Brooks - BX9338 .B7 1813 v1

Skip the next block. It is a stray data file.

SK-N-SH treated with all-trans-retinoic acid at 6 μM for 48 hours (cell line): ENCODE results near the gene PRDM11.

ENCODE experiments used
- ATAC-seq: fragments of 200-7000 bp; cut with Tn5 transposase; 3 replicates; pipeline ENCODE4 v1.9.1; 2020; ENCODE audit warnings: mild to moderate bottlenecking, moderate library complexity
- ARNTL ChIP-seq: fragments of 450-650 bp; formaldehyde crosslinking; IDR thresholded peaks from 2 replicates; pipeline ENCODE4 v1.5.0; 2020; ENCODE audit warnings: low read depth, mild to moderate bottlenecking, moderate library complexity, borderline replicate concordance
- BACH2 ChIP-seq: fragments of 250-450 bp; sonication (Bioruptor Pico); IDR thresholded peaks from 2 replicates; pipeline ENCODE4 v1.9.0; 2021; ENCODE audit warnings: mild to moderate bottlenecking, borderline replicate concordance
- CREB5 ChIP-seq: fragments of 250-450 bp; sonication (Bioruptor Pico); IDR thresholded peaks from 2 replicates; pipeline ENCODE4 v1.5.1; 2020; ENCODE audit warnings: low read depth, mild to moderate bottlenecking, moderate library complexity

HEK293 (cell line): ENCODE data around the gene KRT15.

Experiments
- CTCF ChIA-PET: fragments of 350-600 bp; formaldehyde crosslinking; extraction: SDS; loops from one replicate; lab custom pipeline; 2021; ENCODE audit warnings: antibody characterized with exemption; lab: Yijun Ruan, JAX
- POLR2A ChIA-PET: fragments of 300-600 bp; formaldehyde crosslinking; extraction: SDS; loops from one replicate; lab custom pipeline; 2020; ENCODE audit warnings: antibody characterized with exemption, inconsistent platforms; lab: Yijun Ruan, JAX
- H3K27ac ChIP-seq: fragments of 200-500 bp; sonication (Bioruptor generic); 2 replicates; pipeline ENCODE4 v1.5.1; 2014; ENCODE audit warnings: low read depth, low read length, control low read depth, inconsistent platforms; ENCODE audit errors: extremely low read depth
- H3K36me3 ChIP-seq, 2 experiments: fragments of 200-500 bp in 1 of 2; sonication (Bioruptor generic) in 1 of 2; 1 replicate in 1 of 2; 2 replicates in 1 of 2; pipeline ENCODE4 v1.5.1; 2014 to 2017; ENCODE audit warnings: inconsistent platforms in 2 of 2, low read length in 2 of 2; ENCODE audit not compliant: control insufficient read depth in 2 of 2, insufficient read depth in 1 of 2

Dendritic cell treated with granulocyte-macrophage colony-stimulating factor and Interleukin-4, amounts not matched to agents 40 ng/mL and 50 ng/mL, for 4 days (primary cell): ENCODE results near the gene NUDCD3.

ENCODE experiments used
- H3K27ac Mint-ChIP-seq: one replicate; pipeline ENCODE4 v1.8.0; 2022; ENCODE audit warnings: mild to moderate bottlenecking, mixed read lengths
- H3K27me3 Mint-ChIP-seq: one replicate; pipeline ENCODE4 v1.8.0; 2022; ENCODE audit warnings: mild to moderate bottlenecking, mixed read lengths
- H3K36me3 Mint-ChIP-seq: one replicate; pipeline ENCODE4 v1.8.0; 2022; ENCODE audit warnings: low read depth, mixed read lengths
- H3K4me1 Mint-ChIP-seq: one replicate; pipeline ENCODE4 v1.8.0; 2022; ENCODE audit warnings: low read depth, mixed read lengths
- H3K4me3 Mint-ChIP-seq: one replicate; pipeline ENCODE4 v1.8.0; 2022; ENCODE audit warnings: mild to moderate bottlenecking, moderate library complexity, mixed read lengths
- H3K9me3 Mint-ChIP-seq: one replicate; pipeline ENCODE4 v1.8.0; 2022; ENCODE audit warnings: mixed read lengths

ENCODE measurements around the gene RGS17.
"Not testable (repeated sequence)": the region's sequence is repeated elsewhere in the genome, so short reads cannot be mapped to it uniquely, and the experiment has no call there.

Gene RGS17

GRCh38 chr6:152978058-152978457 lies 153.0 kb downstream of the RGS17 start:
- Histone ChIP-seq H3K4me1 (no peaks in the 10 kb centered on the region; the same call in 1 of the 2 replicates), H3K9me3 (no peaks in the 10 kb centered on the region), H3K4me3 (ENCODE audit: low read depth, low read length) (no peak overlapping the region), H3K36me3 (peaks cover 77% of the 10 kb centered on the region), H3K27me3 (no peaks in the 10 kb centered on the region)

94 INTRODUCTION. Knollyswas afterwards prosecuted at the sessions, and sent prisoner to London. Mr. Oates was tried for his life, but' acquitted. Mr. Biddle was cast into prison, where he remained seven years. The civil war having now continued several years, introduced dreadful confusion and distress into every part of the kingdom. Numerous were the sufferers on both sides. But the parliament's army proving every where triumphant, the king himself was taken prisoner. During these commotions, the rump parliament passed a decree to, establish a government without a king and house of lords, and so governed alone. They erected a high court of justice, brought the king to trial, condemned him, erected a scafibld before Whitehall, and there, before a large concourse of people, struck off his head, January 30, 1649. "Theking had a mistakenprinciple, that kinglygovernment in the state, could not stand without episcopal government in the church. Therefore, as the bishops flattered him by preaching up the sovereign prerogative, and inveighing against the puritans as factious an disloyal : so he pro- tected them in their pomp and pride, and insolent practices against all the godly and sober people in the land.' An immoderate desire of power, beyond what the constitution didallow of, was the rock on which he split."t SECT. V. From the Death of King Charles I. to the passing of the Act of Uniformity, in 1662. THE King being taken out of the way, CnolstwELL pro-- posed a Commonwealth, till he laid afoundation for his own advancement. The parliament drew upa form of ENGAGE- MENT, to be subscribed by all persons above eighteen years of age, in these words :-" I do promise to be true and faithful to the commonwealth as it is now established, without a king or house of lords." No man who refused this engagement could have the benefit of suing another at law, or hold any mastership in either university, or travel- . Memoirs,of Col. Hutchinson, vol. i. p. 129, 120. Welwood's Memoirs, p.87.-The puritan ministers of thepresbyterian denomination in London being charged with bringing the king to the block, published a " Vindication" of themselves, declaring the falsehood of the charge, and protesting their abhorrence of the fact, and their unshaken loyalty to his majesty's person and just government.-Calamy'sCostis. vol. ii. p. 737.